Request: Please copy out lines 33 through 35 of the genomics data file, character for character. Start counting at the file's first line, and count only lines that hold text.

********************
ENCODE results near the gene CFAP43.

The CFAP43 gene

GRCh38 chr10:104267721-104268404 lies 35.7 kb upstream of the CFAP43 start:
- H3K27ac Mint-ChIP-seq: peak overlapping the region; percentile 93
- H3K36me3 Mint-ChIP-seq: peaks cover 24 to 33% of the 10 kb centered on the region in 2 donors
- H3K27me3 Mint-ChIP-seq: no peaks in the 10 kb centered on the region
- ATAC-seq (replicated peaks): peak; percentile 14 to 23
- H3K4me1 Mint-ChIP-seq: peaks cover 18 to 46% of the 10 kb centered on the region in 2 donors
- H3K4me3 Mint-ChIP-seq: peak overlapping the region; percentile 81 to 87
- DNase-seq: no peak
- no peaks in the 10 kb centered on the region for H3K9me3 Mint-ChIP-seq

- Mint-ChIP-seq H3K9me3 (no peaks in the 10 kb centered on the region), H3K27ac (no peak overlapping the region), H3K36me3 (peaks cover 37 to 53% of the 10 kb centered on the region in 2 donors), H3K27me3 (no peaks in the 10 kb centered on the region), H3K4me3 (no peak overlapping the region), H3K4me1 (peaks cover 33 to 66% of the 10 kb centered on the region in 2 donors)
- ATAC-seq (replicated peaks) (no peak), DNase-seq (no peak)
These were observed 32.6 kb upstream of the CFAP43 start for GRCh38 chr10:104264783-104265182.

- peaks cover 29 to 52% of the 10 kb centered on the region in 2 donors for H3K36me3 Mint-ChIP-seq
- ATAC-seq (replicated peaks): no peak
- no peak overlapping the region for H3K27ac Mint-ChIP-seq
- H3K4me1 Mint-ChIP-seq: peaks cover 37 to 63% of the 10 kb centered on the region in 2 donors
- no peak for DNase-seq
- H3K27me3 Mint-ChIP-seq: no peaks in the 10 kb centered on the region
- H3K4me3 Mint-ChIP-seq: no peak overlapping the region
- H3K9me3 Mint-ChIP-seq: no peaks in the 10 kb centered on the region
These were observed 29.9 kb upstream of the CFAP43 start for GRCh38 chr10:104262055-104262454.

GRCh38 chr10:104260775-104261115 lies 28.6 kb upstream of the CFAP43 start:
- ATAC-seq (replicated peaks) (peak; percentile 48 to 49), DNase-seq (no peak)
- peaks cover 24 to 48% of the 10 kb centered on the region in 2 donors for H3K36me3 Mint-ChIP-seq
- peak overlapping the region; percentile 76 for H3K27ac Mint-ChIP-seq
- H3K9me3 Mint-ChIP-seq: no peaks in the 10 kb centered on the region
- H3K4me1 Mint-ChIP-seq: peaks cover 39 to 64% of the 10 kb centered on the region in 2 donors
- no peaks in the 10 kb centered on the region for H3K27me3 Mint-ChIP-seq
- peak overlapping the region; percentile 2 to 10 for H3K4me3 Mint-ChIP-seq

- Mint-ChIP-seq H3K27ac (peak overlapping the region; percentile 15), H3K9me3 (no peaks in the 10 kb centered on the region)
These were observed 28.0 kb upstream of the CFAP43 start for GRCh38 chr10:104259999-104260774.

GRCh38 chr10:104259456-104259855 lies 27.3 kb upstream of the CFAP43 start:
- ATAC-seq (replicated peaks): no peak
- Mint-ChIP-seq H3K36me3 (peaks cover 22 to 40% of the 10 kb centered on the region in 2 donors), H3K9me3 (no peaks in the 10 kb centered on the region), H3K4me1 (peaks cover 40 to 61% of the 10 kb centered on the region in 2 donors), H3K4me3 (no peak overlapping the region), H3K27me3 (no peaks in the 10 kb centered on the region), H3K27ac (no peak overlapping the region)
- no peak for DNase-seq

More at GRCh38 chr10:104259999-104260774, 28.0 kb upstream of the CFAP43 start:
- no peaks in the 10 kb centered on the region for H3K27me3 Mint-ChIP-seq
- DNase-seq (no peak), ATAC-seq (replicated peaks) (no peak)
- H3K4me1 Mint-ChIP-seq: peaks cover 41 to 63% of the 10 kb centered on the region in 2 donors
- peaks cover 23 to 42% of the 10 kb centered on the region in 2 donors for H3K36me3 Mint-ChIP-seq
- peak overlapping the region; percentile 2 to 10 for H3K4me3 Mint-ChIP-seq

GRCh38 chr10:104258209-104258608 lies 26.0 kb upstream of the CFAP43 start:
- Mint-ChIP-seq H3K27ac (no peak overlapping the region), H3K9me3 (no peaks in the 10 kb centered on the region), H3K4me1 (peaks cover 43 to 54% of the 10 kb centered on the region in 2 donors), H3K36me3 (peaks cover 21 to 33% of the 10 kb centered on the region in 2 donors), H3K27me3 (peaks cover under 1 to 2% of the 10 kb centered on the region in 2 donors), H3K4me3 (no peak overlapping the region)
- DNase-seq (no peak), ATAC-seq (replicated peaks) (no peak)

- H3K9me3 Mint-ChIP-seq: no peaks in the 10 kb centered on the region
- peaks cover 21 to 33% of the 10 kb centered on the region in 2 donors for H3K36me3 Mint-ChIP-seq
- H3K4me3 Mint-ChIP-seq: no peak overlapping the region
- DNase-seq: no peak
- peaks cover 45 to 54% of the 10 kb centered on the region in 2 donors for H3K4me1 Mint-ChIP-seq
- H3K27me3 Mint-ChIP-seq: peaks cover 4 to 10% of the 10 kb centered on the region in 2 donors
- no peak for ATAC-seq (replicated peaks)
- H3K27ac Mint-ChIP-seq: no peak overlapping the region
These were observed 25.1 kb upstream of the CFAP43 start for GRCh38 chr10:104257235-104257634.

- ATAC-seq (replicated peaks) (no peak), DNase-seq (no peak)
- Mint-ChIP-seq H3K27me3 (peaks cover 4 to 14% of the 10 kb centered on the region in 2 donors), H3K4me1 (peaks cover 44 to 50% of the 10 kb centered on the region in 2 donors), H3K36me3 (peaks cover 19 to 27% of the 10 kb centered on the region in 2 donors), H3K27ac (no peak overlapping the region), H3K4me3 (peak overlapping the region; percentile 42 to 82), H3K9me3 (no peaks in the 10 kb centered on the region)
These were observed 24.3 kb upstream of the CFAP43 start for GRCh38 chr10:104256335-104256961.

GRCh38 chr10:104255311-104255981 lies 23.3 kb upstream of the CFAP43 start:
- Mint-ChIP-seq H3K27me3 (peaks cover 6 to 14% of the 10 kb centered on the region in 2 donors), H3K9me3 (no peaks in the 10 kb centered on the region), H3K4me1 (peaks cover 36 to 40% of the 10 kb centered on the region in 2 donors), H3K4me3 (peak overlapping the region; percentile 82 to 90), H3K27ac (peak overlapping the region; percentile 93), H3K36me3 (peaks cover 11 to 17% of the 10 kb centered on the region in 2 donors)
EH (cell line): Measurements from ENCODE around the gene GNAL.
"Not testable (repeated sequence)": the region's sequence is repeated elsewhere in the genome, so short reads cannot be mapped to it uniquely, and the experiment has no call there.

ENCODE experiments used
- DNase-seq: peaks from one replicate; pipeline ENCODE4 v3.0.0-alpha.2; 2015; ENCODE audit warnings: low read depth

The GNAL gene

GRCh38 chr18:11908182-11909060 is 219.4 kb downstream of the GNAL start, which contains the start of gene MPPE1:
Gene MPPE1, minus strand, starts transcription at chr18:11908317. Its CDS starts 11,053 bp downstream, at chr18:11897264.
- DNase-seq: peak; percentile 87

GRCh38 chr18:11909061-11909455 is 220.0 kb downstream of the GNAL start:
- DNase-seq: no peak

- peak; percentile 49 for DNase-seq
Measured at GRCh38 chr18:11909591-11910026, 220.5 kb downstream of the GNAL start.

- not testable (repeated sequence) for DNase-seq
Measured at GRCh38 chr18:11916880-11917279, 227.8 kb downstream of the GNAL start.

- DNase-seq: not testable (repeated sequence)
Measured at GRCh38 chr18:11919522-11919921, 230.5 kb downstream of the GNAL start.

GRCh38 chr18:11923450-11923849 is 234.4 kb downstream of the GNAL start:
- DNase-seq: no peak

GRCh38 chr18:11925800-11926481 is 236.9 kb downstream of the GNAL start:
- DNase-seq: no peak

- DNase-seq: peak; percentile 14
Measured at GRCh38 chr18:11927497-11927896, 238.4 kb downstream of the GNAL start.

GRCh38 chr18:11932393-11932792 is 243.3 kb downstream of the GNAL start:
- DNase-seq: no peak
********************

These were observed 28.0 kb upstream of the CFAP43 start for GRCh38 chr10:104259999-104260774.

GRCh38 chr10:104259456-104259855 lies 27.3 kb upstream of the CFAP43 start:
- ATAC-seq (replicated peaks): no peak